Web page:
[hackerspaces] Hackerspace as a co-op?

Eric Moore eric at htink.org
Thu Nov 24 20:44:51 CET 2011

HTINK in NYC is a legal co-op. www.htink.org

We aren't a classic hackerspace, our members provide educational  
services to school districts, homeschool groups, individuals and  
companies in our area.

The incorporation type creates a lot of challenges and opportunities.  
Our managing directors both have been providing these services for  
years and one receives a salary from HTINK while the other board  
members provide other services to the co-op. We only have a handful of  
full members since being part of the co-op means you have either  
purchased a member share or earned equity.

Opening a space is part of multiple potential revenue streams for the  
co-op, but the model requires an individual be motivated to join the  
co-op and manage the space as their activity, or the board must vote  
to attempt to hire and individual to provide those services, but that  
can be dangerous if the person hired doesn't share the groups values  
because they automatically get a vote equal to everyone elses.

Egalitarianism has some inherent drawbacks, but through the  
appointment of different officers and managers most of the decision  
making can be done by motivated individuals with the board existing to  
provide governance rather than management.

Fund raising requires either a 501c3 partner or in some states the  
selling of preferred non-voting shares. An individual may own only one  
member share, but they may own any number of preferred shares. Getting  
set up to sell shares is very difficult and requires significant  
investment by the co-op.

There is a ton more, I am not the best person to talk to you about  
co-ops in our group. Ping me off line and I'll ask the rest of the  
board if anyone would like to discuss this in more detail with you.


Quoting Matthew McCabe <matt at mrmccabe.com>:

> Thank you for all of the feedback!  I was curious if any US hackerspaces
> have looked at the legal co-op model vs. non-profit or for-profit.
> To be clear, we are looking at possibly creating a legal co-op in Texas.
>  It has been difficult to find much info about how this works in our state
> and the pros/cons of this legal entity.  It is definitely an option,
> though, because there are other community co-ops in town that are
> successful (for example, Black Star - http://www.blackstar.coop/ - which is
> a pub and brewery co-op).
> We are also talking to the folks at Space Federation and considering
> partnering with them.
> Thanks,
> Matt
> On Tue, Nov 22, 2011 at 10:20 PM, Far McKon <farmckon at gmail.com> wrote:
>> Right,
>> There is a big difference between something that is functionally owned
>> by it's members (aka, coop by action) and a legal cooperative.
>> cooperative by action:
>> Many hackerspaces act as a cooperative, such that all members are
>> owners of the organization, and have voting rights. (As opposed to a
>> few board members run the nonprofit, and members have little or no
>> say).
>> One of the downfalls of cooperative style management is having people
>> take ownership.  Some hackerspaces have members that would rather do
>> the 'buy a gym membership' model than 'we are a cooperative
>> mini-democracy' model.   For the people that fall into the first case,
>> trying to run things in the second case can burn them our, or
>> frustrate them. And vice-versa.
>> cooperative by law:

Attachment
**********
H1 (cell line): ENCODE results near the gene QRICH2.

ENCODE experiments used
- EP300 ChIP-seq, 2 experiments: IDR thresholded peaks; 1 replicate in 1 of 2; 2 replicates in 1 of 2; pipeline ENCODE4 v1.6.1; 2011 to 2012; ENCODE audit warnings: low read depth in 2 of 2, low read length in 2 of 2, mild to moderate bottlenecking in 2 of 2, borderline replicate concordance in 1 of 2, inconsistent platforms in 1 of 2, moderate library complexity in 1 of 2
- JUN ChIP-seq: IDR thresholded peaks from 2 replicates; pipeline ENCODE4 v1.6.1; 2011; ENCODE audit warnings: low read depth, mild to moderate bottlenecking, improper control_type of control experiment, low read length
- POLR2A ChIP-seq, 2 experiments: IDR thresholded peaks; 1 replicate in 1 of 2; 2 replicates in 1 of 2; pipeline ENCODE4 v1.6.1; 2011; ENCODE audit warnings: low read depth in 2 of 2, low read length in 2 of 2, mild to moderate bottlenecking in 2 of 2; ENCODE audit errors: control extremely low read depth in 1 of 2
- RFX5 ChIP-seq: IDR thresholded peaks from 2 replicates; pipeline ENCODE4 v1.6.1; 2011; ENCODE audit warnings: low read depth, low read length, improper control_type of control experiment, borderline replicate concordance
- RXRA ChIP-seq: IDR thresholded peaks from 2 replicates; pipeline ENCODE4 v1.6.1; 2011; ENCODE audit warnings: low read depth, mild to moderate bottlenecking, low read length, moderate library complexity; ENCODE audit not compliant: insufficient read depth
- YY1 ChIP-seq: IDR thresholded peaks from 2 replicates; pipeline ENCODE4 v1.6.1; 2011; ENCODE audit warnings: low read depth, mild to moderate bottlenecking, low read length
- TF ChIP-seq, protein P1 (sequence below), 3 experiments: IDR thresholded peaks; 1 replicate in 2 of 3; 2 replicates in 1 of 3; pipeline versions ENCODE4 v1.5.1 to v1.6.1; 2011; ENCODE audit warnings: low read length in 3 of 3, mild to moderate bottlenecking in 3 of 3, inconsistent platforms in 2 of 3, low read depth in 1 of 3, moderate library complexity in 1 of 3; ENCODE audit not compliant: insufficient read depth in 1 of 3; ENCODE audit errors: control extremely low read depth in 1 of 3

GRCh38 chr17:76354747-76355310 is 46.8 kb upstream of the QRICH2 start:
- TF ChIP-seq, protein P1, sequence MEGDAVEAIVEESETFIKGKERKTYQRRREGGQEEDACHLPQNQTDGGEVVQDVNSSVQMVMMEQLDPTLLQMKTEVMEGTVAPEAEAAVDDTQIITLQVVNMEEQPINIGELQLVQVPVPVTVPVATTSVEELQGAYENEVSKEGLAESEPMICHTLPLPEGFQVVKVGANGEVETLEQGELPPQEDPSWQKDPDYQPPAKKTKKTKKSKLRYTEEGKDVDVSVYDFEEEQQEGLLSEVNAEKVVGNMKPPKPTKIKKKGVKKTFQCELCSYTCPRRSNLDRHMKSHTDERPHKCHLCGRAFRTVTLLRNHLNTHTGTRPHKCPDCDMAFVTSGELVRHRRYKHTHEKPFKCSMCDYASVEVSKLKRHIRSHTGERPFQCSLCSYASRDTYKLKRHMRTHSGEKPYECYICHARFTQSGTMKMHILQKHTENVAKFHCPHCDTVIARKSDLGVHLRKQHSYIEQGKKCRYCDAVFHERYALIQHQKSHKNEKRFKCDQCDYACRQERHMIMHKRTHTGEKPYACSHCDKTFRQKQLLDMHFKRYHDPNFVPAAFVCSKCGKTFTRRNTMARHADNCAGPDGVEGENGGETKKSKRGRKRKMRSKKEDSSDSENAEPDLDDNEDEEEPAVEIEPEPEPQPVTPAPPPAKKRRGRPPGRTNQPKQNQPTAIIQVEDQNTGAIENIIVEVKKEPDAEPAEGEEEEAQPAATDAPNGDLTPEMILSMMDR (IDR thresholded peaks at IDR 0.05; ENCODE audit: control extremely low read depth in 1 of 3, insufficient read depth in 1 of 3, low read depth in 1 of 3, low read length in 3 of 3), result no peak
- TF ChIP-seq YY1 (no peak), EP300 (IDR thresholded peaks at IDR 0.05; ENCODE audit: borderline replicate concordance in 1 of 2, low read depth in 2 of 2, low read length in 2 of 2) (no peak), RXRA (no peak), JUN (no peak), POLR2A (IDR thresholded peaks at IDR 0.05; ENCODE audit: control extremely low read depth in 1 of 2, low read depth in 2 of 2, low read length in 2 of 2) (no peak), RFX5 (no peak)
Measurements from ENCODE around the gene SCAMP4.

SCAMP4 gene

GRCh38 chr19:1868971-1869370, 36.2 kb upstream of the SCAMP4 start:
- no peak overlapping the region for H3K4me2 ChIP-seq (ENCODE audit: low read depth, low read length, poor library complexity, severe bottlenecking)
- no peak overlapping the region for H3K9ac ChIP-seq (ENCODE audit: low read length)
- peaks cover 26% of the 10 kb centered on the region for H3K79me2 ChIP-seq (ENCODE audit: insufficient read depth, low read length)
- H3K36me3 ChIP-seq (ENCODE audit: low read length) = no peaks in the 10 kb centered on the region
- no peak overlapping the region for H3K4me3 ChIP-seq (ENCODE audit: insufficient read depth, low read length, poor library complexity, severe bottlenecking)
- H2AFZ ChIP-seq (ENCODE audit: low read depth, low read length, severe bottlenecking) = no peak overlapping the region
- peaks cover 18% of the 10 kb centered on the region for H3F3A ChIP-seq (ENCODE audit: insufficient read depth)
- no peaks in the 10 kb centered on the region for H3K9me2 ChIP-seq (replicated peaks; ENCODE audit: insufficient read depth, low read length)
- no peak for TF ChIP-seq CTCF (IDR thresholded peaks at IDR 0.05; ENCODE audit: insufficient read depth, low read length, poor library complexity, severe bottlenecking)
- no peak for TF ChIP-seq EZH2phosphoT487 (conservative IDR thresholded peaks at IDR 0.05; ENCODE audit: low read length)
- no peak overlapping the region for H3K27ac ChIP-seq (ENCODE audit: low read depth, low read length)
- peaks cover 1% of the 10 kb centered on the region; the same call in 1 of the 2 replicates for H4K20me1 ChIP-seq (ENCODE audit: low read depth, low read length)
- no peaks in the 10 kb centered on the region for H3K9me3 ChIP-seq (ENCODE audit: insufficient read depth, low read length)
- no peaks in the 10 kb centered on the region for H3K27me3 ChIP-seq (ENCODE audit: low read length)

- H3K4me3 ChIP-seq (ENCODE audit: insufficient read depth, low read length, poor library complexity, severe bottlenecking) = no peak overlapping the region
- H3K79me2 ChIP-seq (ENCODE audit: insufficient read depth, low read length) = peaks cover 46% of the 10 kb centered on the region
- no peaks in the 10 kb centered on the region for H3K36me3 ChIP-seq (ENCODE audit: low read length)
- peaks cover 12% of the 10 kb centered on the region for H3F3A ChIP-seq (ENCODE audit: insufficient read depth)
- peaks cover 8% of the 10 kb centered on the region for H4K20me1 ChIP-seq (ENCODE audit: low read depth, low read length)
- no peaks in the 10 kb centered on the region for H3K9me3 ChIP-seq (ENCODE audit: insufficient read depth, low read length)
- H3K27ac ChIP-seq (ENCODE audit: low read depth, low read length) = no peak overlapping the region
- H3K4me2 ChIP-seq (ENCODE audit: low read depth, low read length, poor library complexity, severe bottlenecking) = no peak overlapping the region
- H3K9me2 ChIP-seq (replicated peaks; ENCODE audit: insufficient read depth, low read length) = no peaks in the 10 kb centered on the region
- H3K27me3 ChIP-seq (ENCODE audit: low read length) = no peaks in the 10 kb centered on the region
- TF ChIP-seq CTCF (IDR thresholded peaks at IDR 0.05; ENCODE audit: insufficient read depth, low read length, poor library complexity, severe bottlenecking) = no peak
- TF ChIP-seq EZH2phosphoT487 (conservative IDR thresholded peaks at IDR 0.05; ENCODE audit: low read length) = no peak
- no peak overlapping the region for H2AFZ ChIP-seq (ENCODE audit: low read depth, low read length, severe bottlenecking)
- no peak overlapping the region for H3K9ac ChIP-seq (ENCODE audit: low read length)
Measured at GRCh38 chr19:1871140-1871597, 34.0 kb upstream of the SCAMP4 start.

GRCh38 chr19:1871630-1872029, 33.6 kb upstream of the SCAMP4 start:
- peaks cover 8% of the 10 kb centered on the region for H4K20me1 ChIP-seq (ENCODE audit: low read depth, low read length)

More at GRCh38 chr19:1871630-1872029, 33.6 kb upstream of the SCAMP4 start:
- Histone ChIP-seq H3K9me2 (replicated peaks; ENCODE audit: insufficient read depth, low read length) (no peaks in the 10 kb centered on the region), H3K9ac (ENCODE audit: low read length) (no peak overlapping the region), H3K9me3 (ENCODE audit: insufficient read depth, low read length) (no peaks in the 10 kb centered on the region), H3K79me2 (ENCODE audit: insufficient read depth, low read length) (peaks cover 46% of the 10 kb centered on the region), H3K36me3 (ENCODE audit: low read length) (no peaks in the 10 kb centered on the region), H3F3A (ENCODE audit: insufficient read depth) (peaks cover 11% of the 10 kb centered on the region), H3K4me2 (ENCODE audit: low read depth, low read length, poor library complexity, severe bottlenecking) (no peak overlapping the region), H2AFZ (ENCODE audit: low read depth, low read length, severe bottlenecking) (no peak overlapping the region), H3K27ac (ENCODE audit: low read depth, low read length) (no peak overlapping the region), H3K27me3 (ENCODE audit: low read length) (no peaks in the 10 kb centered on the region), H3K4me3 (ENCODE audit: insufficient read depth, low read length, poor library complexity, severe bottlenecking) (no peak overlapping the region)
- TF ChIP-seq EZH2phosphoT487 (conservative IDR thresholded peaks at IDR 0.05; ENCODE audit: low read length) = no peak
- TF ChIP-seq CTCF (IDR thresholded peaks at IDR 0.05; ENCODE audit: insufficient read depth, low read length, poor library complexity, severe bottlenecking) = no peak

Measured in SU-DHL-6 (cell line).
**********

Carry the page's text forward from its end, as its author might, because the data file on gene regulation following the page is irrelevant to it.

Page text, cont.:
>> It gets to be a state by state thing at some point. Some states have
>> easier reporting for taxes for cooperatives, others for state
>> nonprofits, others for the new 'For Benefit' types of entities. Your
>> Mileage May Vary, I Am Not A Lawyer. If you are a cooperative, check
>> how the state taxes 'profits' from the entity. Cooperatives,
>> for-benifits, or technically for-profit (but just to be filed) may
>> cause a tax burden on members since end of year cash on hand can be
>> counted as 'income' in some states.
>> Most spaces I don't see a need to be a federal 501(c)3. very few
>> spaces get donations where tax deductions play into it.
>> Yoy may want to check out Space Federation if you just want to start
>> hacking on things. They are a national org for hacker/maker/art spaces
>> that can/will act as a 501(c)3 sponsor. e, they accept donations,
>> verify you are using them in a way that matches nonprofit standards,
>> etc.
>> In short:
>>  I think cooperative in action can make a great hackerspace, or can
>> burn people out. Cooperative by law is a state by state situation.
>> Just another 0$.02, Hack on,
>> - Far McKon
>> http://www.FarMcKon.net "Creatively Maladjusted"
>> On Tue, Nov 22, 2011 at 8:27 PM, Will Bradley <will at heatsynclabs.org>
>> wrote:
>> > I understand what a co-op hackerspace might look like, but I don't think
>> > it's a contentious question... for example HeatSync isn't a "co-op" per
>> se
>> > but it is a 501c3 nonprofit whose members get to vote in the board of
>> > directors and also participate in self-governance via proposals and
>> votes at
>> > regular meetings. But there is still a board, an organizational bank
>> > account, we're a registered nonprofit corporation with the state.
>> >
>> > I suppose a co-op would include more strict language in its bylaws
>> > indicating that paying members are all given an equal vote and are the
>> > highest authority in the organization (as opposed to a board-based org.)
>> >
>> > But colloquially, I'm pretty sure that some form of member self
>> governance
>> > is a very common feature of hackerspaces.
>> >
>> > On Nov 22, 2011 5:34 PM, "Rubin Abdi" <rubin at starset.net> wrote:
>> >>
>> >> Rhys Rhaven wrote, On 2011-11-22 15:11:
>> >> > What do you mean by co-op?
>> >>
>> >> https://en.wikipedia.org/wiki/Co-op
>> >>
>> >> --
>> >> Rubin
>> >> rubin at starset.net
>> >>
>> >>
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